Texas Candidates Call for Creationism


These men make up the 2014 GOP Texas lieutenant governor candidates: Land Commissioner Jerry Patterson, Sen. Dan Patrick, Agricultural Commissioner Todd Staples and Lt. Gov. David Dewhurst.  Tensions mount as the candidates campaign for the March 4, 2014 primary that will determine who goes on to face the Democratic nominee (Leticia Van de Putte).  They share a party, they share a love for red and blue ties, but most importantly, for the purposes of this assignment, they all agree that creationism should be taught in public schools.  In recent debates, all four candidates have made their stances very clear. They have each stated that the Supreme Court’s ruling to omit creationism from curriculum in public education is wrong and they all pledge to take action against the decision if elected.

What is Creationism?

Concise Encyclopedia says:

The belief that matter, the various forms of life, and the world were created by God out of nothing. Biblical creationists believe that the story told in Genesis of God’s six-day creation of the universe and all living things is literally correct. Scientific creationists believe that a creator made all that exists, though they may not hold that the Genesis story is a literal history of that creation. Creationism became the object of renewed interest among conservative religious groups following the wide dissemination of the theory of biological evolution, first systematically propounded by Charles Darwin in On the Origin of Species (1859). In the early 20th century some U.S. states banned the teaching of evolution, leading to the Scopes Trial. In the late 20th century many creationists advocated a view known as intelligent design, which was essentially a scientifically modern version of the argument from design for the existence of God as set forth in the late 18th century by the Anglican clergyman William Paley.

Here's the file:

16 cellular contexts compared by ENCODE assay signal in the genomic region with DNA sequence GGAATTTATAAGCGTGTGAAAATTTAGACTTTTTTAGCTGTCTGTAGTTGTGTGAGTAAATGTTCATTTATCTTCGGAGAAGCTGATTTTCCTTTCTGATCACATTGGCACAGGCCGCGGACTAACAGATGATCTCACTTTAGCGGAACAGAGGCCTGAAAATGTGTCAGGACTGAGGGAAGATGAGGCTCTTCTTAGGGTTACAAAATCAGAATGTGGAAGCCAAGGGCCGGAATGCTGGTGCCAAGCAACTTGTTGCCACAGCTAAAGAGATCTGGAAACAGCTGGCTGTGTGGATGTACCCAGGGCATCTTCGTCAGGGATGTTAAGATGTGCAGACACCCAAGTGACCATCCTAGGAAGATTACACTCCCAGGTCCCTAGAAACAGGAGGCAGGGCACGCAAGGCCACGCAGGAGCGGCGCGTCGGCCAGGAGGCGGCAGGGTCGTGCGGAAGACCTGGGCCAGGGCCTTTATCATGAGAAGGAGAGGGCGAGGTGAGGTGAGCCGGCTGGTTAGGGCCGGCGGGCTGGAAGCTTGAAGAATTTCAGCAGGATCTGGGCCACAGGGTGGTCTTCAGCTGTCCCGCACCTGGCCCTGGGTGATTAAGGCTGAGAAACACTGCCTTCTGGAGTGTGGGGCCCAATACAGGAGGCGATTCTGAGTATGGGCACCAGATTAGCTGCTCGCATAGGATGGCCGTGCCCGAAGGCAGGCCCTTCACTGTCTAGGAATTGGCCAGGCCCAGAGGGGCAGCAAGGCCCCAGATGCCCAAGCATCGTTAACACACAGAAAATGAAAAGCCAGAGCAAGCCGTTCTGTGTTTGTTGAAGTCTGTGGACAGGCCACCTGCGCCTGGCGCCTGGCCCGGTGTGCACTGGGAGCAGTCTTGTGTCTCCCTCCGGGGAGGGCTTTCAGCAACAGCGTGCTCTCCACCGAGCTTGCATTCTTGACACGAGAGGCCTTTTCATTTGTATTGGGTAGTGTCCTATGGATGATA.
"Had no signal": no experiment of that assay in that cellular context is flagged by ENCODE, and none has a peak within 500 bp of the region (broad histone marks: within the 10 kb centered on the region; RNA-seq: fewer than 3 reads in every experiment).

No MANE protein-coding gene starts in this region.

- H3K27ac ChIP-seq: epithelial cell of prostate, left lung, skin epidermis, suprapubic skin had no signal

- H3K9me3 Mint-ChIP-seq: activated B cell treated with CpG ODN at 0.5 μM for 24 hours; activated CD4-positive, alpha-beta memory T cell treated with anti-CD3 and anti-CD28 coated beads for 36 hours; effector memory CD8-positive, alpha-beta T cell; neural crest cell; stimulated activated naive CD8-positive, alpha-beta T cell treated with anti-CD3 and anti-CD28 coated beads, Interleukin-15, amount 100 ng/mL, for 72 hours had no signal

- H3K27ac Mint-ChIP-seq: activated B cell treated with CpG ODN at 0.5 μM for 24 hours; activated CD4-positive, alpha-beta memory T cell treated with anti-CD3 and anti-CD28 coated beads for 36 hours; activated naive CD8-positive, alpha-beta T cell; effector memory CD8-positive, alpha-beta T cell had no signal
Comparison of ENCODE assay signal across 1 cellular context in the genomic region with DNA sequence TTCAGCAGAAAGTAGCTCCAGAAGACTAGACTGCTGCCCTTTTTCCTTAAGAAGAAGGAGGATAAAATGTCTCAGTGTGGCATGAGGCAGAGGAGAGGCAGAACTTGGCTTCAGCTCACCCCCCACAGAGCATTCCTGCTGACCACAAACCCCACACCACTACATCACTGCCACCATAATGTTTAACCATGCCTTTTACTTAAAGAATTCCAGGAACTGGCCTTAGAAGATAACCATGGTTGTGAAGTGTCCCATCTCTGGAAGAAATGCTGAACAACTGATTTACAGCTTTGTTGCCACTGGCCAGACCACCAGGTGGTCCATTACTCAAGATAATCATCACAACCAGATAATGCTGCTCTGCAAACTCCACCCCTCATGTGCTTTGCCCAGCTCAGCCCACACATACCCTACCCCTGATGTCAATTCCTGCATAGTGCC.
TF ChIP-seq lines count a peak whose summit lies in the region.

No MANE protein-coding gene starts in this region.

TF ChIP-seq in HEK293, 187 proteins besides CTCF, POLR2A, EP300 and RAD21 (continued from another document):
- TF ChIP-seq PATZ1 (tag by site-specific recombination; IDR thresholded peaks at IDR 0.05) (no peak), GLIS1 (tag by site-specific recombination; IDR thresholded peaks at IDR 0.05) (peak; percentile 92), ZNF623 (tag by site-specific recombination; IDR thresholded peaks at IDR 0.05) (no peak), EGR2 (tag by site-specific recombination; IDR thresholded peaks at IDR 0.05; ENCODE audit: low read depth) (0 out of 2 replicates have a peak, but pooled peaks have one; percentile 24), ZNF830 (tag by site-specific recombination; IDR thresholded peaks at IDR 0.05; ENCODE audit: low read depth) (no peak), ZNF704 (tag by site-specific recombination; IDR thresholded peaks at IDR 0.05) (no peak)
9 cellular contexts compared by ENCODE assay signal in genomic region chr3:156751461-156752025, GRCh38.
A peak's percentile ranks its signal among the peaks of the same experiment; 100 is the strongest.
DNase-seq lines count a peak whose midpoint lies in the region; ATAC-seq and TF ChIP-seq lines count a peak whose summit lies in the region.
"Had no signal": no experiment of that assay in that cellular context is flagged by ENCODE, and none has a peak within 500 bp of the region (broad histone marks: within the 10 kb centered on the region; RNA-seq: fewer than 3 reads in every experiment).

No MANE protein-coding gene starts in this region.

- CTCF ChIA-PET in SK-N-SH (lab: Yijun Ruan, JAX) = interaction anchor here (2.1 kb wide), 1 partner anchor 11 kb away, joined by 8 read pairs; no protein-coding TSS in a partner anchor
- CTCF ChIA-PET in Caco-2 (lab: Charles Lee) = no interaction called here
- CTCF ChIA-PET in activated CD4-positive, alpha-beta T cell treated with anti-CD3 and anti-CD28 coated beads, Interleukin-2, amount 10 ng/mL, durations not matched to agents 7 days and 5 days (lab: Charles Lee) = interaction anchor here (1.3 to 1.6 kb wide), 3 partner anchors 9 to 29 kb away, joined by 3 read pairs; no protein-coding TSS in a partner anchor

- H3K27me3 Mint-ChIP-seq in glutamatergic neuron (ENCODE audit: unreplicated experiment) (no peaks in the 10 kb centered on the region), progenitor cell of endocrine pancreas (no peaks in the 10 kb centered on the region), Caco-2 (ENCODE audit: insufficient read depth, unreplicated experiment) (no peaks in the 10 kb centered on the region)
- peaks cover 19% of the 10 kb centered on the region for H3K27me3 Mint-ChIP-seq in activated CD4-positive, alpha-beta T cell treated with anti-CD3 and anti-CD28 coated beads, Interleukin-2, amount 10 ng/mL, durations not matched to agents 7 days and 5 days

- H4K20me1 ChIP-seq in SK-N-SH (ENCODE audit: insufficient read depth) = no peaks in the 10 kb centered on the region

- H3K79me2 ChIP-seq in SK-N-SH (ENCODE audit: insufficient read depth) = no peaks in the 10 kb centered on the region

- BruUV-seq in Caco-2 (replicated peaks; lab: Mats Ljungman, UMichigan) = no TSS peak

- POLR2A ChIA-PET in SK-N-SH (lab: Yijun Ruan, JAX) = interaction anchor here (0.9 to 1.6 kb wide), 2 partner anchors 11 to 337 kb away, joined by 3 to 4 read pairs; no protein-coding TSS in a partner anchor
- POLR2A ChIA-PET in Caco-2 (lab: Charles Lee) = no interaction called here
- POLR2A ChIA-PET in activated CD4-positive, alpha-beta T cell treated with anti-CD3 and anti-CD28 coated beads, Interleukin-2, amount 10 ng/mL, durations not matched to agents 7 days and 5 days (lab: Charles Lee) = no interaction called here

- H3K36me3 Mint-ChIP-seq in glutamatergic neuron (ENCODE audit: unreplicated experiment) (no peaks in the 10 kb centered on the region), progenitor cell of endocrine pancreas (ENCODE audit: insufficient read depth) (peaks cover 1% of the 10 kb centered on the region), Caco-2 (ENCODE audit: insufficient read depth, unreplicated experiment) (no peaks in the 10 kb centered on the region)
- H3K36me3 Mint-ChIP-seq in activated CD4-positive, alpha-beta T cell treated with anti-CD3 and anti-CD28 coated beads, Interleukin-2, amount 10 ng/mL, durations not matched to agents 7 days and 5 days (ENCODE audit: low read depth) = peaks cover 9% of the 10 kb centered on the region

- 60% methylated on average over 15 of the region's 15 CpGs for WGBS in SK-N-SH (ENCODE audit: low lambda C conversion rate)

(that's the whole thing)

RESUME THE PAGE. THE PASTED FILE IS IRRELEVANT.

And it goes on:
Edwards v. Aguillard, 482 US 578 (1987)

Over 60 years after the Scopes Trial, the US Supreme Court ruled that a Louisiana state law requiring that creation science or creationism be taught in public schools alongside evolution was unconstitutional because it sought to advance a particular religion. 

*When an issue of establishment comes into play in constitutional law, typically the Lemon Test (from Lemon v. Kurtzman) is applied by the Court:

  1. The government’s action must have a legitimate secular purpose;
  2. The government’s action must not have the primary effect of either advancing or inhibiting religion; and
  3. The government’s action must not result in an “excessive entanglement” of the government and religion.

Kitzmiller v. Dover Area School District, 400 F. Supp. 2d 707, Docket no. 4cv2688

In 2005 the US District Court for the Middle District of Pennsylvania once again applied the Lemon Test to find that the teaching of intelligent design was a similar violation of constitutional law as had been previously stated in Edwards v. Aguillard.  The court found that neither intelligent design nor creationism met the standard qualifications for scientific theories.  

Despite making waves in Texas politics, creationism has resurfaced as an issue for parents and taxpayers that prefer a secularist education for their children following a article exposing the inclusion of the theory in publicly funded schools in Texas, Arkansas, and Indiana.  The author claims that $82.6 million dollars in federal funding is going to schools that teach creationism as a factually supported alternative to evolution:

Is another Supreme Court case pitting religious views against secular education on the horizon?